The summer I worked on a dude ranch we had little signs up about "help conserve our Colorado water" with a request for guests to leave their towels on the shower/tub floor if they absolutely couldn't stand to survive on one change of towels half-way through the week. But there still were towel racks, as that was where we put the towels out.
I made some comment to one of the other girls wondering if these people really did wash their towels every day at home, and was told that well, she did. To each their own, I guess, but I find it pretty weird (and wasteful.)
I think if you need to wash your towels every day then you aren't doing a very good job of washing yourself! Unless you are ill or monthly of course. We will be putting a radiator towel rail with multiple rails in our new shower room so we have warm dry towels. And we both need two towels being long haired. At the moment towels get dried over the landing bannister rail.
When I was a kid we had at least eight of us in the house, using one bathroom with towels (colour-coded) for each of us and rails for each of those towels. They dried ok, but then we opened the window after baths.
2013-12-30 06:50 am (UTC)
Washing towels every day is totally absurd, i.e. I didn't grow up that way.
I've put in additional towel racks here, sort of vaguely enough now I think. For a guest-house I'd want more than I have here, though, since they're usually more heavily populated.
Just so: people will say, "Oh, Jen can share with Grandma, it's only a few days," for a lake house much more often than they will for a modern family home, and when we're looking, we look for the right number of bedrooms for the people we have sleeping, not the right number plus one or two more to serve as office and guest room in the weekend we're at the lake.
Also, I am charmed at that definition of "totally absurd," because it applies to both positive and negative things.
At our house, we have a hand towel on a rack beside the sink, and the shower door handle is our bath towel bar. We have a "move to the left" system for towel use, so the rightmost towel is cleanest. With the exception of Jason, we don't generally reuse towels for a second bath, but instead fold them in half and hang them to dry on the shower door. I put out a fresh hand towel every day, and move the previous one to the shower door beside the last bath towel used. Logan uses the hand towel on the shower door to dry his hands, because he can reach it better and I frankly do not trust his hygiene habits enough to let him use the fresh one. When I wash my face at night, I dry it on the end of the bath towel on the shower door, and after Logan brushes his teeth, he wipes his face on that towel, so in a sense we do re-use our towels a couple of times -- but then the bath towel goes down the laundry chute, and the hand towel moves to the left for reuse when I wash my face in the morning. Logan has a tendency to smear toothpaste on the bath towel, making that one quite unsuitable to use again (but this is preferable to having toothpaste on the clean hand towel, where we kept finding it before we devised this system).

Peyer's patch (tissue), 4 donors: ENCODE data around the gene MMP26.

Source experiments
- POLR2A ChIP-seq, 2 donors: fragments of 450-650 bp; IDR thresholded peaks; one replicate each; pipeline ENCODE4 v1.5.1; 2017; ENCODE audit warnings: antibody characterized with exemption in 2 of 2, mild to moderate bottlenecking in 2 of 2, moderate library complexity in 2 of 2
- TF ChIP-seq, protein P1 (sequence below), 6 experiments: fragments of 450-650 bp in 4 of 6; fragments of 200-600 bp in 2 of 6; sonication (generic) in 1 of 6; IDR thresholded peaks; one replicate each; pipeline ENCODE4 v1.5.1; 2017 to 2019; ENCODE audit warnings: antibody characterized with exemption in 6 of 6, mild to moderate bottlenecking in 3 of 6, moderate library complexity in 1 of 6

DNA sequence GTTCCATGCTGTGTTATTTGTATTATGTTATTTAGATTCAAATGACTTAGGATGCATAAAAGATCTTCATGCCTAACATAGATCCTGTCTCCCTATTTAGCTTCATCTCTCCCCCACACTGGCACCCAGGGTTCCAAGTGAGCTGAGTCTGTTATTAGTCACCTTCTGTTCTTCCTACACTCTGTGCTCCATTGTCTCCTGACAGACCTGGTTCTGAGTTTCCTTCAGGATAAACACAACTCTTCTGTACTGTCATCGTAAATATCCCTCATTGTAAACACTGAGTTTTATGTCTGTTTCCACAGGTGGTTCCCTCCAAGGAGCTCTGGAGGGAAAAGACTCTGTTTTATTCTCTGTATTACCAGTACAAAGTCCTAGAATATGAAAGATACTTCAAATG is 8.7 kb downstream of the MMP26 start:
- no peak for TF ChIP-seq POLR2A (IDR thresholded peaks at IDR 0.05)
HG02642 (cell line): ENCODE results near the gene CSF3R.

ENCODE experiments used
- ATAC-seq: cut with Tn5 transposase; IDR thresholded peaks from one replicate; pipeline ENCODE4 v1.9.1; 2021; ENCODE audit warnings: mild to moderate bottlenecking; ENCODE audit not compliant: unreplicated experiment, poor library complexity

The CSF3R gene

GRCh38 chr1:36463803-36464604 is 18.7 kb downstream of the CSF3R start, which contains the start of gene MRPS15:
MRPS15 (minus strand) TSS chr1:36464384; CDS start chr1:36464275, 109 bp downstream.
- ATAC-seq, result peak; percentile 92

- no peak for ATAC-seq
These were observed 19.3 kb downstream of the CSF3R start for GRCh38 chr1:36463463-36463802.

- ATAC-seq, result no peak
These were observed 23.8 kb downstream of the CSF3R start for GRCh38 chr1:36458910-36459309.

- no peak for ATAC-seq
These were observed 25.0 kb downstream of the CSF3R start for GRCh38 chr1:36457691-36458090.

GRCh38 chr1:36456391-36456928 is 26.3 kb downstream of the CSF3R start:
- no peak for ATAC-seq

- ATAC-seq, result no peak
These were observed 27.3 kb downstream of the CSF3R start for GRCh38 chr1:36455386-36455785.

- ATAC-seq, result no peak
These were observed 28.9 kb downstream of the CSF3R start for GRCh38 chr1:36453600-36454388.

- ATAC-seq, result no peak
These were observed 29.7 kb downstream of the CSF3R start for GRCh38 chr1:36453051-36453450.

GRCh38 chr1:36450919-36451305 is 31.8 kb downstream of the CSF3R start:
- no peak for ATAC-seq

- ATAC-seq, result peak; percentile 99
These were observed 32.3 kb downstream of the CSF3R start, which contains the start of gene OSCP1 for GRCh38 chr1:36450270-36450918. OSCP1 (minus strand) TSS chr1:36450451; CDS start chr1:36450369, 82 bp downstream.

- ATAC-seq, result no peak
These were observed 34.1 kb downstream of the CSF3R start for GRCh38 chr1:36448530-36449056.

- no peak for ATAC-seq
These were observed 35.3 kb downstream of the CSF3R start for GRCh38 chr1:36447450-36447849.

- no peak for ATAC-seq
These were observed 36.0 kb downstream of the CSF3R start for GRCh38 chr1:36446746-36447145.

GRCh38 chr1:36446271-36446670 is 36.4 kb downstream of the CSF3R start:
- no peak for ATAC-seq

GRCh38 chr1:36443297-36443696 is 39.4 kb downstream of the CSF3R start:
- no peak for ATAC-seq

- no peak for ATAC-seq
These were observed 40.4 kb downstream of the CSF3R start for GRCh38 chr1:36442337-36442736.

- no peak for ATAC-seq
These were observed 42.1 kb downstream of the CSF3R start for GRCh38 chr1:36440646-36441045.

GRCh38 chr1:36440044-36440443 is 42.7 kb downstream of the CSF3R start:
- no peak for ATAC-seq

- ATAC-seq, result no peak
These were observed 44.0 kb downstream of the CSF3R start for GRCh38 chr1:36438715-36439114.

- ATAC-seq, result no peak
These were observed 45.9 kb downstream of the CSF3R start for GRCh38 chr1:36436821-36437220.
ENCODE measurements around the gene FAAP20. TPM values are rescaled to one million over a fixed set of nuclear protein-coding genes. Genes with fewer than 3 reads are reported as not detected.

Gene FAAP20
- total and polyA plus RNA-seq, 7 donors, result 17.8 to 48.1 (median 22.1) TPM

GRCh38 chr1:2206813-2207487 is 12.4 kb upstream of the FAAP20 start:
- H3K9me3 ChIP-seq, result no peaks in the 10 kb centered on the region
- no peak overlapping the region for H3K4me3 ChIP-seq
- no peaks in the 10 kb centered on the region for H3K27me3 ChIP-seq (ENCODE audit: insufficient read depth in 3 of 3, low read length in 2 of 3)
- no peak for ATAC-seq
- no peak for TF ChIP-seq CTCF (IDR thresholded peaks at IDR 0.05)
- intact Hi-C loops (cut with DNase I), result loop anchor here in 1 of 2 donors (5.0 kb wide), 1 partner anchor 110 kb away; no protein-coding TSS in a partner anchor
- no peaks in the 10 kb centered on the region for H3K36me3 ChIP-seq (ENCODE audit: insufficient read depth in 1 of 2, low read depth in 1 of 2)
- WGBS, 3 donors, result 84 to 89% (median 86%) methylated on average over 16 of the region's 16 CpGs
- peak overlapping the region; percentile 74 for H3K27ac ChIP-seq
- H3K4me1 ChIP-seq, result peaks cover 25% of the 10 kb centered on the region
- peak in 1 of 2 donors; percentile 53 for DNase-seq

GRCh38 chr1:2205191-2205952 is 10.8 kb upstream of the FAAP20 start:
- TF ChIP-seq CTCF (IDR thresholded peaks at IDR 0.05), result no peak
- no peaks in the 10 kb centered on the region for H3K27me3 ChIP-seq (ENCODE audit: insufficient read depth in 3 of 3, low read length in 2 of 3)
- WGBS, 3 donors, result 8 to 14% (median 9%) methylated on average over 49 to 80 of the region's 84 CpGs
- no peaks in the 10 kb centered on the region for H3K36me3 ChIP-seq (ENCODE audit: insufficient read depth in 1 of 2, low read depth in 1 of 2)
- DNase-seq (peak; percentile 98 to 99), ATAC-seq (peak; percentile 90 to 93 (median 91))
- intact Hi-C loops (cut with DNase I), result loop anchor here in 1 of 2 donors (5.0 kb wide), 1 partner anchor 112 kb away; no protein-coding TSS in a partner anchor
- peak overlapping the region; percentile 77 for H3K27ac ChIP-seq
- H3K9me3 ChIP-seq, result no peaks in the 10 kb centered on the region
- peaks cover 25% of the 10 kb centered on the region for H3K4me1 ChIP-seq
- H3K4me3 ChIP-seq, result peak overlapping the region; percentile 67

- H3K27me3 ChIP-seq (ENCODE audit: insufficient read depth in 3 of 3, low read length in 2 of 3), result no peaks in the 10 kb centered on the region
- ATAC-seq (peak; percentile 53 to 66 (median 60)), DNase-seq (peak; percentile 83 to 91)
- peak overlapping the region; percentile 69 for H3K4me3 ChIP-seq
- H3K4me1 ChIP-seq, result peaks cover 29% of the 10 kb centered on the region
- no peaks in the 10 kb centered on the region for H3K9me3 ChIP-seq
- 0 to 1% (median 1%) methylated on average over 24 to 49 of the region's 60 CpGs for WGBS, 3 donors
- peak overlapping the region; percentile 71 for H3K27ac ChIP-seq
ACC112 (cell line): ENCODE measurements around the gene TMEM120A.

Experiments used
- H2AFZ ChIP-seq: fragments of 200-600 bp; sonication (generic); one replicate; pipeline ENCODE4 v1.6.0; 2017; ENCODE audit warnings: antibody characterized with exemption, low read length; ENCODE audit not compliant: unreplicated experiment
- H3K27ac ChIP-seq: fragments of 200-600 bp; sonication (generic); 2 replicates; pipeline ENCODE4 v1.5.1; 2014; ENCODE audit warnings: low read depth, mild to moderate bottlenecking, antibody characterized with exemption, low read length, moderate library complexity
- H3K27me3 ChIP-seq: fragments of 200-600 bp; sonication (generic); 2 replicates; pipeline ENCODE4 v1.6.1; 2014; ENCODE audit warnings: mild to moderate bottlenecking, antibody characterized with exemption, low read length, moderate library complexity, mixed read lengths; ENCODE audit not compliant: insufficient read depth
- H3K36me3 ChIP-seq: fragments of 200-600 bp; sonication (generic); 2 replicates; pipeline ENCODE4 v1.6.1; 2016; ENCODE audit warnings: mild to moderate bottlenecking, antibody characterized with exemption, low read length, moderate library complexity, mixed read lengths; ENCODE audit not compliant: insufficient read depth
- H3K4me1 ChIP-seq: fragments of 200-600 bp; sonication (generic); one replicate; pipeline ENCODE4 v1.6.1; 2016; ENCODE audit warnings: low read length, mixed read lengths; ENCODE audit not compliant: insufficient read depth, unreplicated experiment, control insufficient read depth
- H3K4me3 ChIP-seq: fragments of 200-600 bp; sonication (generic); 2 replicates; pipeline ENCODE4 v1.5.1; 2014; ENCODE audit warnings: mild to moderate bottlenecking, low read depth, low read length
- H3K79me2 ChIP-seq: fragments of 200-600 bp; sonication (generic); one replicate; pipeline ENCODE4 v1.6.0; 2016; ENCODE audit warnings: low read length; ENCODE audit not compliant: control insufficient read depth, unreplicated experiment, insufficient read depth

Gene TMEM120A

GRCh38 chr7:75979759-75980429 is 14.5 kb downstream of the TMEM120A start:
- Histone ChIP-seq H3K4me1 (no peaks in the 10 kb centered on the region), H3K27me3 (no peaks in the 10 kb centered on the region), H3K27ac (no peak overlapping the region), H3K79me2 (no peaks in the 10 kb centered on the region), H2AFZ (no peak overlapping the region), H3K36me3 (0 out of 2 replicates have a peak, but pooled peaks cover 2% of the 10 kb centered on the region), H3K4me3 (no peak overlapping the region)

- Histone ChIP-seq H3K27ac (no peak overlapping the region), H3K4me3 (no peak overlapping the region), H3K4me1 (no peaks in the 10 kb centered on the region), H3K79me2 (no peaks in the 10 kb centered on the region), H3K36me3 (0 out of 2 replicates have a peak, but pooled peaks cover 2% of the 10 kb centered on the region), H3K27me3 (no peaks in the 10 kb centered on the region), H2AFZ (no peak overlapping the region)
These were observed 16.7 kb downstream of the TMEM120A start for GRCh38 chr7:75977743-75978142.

I'm reluctant to reuse towels for baths anyway, after seeing an experiment demonstrating how fast yeasts and things began growing on your damp towel after use; it has creeped me out too much, thinking of rubbing yeast all over myself after I just washed myself clean. But between all of us being Aspies and two of us having OCD, we probably do most things a bit differently here.
'Towel rail', here. And yes, I'd expect one. The only place I've seen it even suggested that you might want fresh towels every day is in hotels, where they often ask you to indicate whether you want your towels changed (usually by leaving them in the bath).
We have a freestanding towel rail, and that sort of object might explain some of the 'missing from house when bought' anecdotes. I've occasionally seen a row of hooks, but that doesn't really dry a bath towel properly. For a short-term rented cottage, though, I'd assume laziness/thoughtlessness on the part of the owner not to have provided some sort of towel-hanging widget.